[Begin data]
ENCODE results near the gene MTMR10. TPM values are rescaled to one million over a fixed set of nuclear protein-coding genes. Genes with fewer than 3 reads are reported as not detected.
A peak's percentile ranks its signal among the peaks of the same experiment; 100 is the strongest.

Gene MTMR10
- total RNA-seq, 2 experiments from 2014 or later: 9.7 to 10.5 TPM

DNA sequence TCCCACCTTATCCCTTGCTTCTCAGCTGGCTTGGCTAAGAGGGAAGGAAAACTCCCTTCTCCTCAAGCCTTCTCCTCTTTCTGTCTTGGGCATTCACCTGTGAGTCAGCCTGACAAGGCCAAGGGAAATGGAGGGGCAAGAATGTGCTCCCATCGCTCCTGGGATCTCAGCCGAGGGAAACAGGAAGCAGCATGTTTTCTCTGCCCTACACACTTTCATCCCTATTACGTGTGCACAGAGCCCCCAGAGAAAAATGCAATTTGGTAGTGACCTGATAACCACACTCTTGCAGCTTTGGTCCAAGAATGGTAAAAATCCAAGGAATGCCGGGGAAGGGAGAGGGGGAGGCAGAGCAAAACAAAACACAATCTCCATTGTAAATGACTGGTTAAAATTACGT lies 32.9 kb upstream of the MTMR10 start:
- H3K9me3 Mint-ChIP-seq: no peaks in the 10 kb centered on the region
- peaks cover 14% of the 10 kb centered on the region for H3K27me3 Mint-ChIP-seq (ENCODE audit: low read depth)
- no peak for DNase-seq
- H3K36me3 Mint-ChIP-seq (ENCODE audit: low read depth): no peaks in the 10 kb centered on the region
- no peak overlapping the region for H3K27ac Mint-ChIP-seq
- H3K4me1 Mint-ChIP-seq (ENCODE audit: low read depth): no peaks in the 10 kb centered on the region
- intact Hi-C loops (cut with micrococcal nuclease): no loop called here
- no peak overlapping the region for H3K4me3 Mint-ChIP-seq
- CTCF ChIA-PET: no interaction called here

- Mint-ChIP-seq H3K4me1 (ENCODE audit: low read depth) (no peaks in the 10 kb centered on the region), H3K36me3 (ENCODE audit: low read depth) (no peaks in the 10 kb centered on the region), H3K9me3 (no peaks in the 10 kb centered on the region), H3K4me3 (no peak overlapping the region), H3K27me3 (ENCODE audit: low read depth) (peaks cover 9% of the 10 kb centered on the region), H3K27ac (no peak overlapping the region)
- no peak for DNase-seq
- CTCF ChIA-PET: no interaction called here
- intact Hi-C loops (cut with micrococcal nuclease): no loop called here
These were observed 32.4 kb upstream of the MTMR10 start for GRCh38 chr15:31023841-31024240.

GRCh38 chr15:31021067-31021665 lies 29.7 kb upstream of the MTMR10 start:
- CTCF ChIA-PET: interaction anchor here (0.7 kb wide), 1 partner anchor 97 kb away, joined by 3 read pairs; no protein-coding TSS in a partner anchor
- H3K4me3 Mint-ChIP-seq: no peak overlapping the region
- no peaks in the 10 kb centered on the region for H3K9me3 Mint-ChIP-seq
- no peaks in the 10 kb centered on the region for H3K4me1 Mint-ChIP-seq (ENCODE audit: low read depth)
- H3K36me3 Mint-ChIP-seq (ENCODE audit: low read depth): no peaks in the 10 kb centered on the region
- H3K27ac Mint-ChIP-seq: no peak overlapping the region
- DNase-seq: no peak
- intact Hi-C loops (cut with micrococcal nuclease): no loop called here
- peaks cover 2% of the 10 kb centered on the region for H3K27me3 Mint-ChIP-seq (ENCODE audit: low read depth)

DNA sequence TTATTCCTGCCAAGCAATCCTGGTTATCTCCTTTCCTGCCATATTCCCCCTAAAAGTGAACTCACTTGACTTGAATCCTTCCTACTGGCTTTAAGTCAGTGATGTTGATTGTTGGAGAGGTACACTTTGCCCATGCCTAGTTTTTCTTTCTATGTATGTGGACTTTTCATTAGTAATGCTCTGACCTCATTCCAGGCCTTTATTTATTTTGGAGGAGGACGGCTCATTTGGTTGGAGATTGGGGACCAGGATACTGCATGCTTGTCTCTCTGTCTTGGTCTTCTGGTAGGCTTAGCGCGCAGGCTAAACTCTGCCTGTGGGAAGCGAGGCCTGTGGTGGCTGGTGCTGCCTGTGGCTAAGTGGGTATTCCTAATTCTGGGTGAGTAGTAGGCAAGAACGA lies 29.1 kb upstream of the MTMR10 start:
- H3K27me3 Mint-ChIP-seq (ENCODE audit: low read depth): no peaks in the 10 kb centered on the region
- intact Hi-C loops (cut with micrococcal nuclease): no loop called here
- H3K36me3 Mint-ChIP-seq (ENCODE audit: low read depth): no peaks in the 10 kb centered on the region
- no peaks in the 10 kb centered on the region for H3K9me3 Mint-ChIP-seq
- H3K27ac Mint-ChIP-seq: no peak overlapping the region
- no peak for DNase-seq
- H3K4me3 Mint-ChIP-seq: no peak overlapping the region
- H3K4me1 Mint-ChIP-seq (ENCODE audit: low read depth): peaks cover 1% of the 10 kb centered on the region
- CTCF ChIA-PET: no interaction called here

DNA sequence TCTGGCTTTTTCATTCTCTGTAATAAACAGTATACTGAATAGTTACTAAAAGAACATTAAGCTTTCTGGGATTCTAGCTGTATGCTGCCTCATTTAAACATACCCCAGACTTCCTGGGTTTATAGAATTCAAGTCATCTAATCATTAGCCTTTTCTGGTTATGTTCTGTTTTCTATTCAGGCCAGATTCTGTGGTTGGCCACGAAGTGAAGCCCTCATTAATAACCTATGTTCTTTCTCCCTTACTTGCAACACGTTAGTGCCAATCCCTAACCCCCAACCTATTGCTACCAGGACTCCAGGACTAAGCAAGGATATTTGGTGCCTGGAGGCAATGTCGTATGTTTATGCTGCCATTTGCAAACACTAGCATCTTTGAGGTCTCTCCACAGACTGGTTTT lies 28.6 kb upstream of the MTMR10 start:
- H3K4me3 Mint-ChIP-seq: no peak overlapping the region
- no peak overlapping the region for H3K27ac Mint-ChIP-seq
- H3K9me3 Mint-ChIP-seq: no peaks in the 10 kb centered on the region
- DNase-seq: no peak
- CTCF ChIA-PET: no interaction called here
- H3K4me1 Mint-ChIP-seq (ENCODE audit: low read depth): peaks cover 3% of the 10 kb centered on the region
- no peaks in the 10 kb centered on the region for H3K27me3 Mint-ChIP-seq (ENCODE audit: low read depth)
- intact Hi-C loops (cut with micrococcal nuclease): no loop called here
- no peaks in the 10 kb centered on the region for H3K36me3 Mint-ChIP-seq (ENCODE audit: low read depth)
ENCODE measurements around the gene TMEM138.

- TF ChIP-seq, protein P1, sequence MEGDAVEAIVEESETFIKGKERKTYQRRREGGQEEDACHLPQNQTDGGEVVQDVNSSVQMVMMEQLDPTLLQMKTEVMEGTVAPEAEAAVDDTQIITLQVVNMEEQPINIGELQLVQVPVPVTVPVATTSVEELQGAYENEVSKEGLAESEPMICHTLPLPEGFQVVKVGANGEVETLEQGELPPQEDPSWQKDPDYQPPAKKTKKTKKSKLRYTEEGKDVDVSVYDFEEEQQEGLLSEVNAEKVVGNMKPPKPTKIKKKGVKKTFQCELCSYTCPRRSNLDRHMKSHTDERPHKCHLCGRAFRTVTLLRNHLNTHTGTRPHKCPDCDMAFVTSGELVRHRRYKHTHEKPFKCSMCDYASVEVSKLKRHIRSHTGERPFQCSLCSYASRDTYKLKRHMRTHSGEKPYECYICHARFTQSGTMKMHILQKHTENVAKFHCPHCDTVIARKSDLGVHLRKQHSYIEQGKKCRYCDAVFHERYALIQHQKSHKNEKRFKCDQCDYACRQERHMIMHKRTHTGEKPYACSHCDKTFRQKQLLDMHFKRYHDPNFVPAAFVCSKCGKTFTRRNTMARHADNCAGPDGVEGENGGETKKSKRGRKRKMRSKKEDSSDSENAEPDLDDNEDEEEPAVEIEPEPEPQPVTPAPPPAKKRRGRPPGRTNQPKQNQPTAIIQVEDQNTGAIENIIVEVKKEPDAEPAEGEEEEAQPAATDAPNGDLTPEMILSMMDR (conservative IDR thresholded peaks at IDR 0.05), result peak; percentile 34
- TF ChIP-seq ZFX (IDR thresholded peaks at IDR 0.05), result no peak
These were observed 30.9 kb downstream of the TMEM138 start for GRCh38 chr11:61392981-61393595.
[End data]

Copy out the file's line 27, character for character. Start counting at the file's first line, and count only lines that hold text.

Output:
- DNase-seq: no peak